As you are all aware, the trend lines regarding COVID-19 positive cases in Alameda county, the region, and the state, show that infections continue to increase.
The increase in cases in the local community is of particular concern. Given this development, as well as it being unlikely that there will be a dramatic reversal in the public health situation before the fall semester instruction begins on August 26, we have made the difficult decision to begin the fall semester with fully remote instruction. However, we continue our preparations to implement hybrid and/or flexible modes of instruction as soon as public health conditions allow.
Although we have repeatedly noted that all fall plans are subject to public health conditions, we understand that this news will be disappointing. Many of you have worked diligently to develop plans to provide in-person instructional activities for almost one thousand classes across the campus. Many faculty and students continue to look forward to resumption of some element of in-person instruction. We will continue to work hard on our plans, and to learn from the setbacks as well as the advances.
Learning to switch between remote and in-person
COVID-19 is showing us that we have to be not only agile, moving quickly between degrees of openness and sometimes pulling back, but also prepared to move forward as soon as conditions allow.
This means we will keep a fully remote option open for all students but also be prepared to implement our plans for select in-person instruction activities for those students who can take advantage of them, as conditions allow, even if it is part way through a term.
We understand that this is more complex and difficult for students, staff, and instructors, and we commit to providing guidance and support.
If previously approved in-person instruction returns later in the semester, students will not be required to attend classes in-person—they can continue to attend classes remotely through the semester.
To the degree that operational logistics and public health conditions permit, we will prioritize offering in-person instructional activities for Tier 1 and some Tier 2 courses, depending on instructor, classroom, space, and facility availability. Tier 1 is defined as instructional activities that, by their pedagogical nature (e.g., labs, studios, fieldwork), are significantly preferable to offer in-person or partially in-person. Tier 2 is defined as instructional activities that, if offered in-person, would substantially contribute to cohort-building for entering students, to academic engagement for students who are underrepresented on campus, and/or part of a capstone experience (e.g., freshman/sophomore seminars, first-year cohort-building courses for graduate students, capstone courses for seniors, etc.).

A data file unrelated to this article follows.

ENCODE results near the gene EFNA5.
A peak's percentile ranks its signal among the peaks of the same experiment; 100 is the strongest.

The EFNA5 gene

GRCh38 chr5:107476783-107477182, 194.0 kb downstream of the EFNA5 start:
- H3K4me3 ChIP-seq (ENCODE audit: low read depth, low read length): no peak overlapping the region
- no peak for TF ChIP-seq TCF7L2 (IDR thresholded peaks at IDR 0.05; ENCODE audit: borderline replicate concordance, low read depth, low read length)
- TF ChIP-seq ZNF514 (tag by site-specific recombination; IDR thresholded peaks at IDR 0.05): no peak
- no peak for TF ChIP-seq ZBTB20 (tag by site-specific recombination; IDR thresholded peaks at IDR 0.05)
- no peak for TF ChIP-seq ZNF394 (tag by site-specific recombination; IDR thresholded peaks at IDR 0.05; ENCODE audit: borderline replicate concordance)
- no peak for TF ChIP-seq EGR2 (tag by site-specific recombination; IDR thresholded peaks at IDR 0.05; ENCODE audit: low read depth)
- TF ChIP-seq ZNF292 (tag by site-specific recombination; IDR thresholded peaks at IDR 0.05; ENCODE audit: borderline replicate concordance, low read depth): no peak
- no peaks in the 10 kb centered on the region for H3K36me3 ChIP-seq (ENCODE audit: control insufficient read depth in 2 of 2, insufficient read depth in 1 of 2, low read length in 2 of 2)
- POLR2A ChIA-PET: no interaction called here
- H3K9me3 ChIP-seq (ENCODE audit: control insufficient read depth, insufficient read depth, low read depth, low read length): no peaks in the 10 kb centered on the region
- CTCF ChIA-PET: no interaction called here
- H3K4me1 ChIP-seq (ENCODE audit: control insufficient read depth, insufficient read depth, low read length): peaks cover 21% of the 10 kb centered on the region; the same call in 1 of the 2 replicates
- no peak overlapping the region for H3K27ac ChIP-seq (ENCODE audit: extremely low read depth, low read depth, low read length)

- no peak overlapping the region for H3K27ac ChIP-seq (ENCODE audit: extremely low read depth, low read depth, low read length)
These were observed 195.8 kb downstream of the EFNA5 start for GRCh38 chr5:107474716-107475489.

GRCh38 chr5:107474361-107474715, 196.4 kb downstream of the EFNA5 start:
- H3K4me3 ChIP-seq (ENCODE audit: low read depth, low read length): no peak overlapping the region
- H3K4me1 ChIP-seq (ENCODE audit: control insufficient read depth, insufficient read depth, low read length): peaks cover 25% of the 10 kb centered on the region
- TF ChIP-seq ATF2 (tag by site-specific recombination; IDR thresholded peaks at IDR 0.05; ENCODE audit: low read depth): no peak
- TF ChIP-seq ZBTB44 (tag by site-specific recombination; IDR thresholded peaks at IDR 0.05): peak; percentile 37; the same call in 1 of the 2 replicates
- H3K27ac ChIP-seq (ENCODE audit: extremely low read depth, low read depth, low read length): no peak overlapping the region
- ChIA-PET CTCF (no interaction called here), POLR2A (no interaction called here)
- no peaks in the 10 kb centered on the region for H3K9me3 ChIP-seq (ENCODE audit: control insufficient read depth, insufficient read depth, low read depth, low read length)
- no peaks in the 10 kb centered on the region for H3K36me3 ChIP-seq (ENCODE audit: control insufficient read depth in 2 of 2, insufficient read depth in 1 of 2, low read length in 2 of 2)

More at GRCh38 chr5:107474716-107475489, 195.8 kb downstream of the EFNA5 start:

The Office of the Registrar will continue to assign general assignment classrooms as needed for courses provisionally approved as Tier 1 and Tier 2 in the event that we can return to some hybrid or flexible instruction later in the semester. At this point, it is less likely that we will be able to offer Tier 3 in-person instructional activities, those in which the instructor strongly prefers to offer instruction in person—even later in the semester—so we are holding off on Tier 3 room assignments for the time being.
Current fall planning
For now, as we plan for the start of the fall semester, faculty should implement their contingency plans for fully-remote instruction. Waiting for conditions to improve would not provide us with sufficient time to prepare for the start of instruction. If it is not possible to offer a particular course remotely and the course needs to be canceled for the fall semester, please work with your department scheduler to update the schedule of classes at your earliest opportunity. It is important that students have the most up-to-date information. For questions, please contact the Office of the Registrar email@example.com.
Whether or not public health conditions allow us to return to some in-person instruction as planned, we anticipate an improved remote learning experience for our students. We have made significant progress in our technology since the spring. And, the Research, Teaching, and Learning (RTL) team has provided many resources to assist instructors with teaching remotely in the Keep Teaching website. Please also take a look at the following FAQs:
We acknowledge the challenging times for our community with regard to childcare, dependent care, personal health, and other responsibilities through the fall. Our instruction planning and operations recovery management teams are working to develop plans to support instructors, GSIs, and staff who require classrooms or office space to prepare for and/or deliver instruction. We will send more detailed information about these plans in the near future.
We will continue with plans to go fully remote after Thanksgiving, even if we are able to pivot to some in-person instruction during the semester.
As the public health situation continues to evolve, we will keep you updated as additional information regarding fall plans develop. We will provide regular updates leading up to and throughout the fall semester.
For your information, a message about fall plans that students will receive later today is appended below.
We are immensely grateful for your incredible dedication to our campus community in the face of this pandemic and for your remaining flexible to our ever-changing environment.
A. Paul Alivisatos
Executive Vice Chancellor and Provost
Catherine P. Koshland
Vice Chancellor for Undergraduate Education
Lisa García Bedolla
Vice Provost for Graduate Studies and Dean of the Graduate Division
Oliver M. O'Reilly
Chair, Berkeley Division of the Academic Senate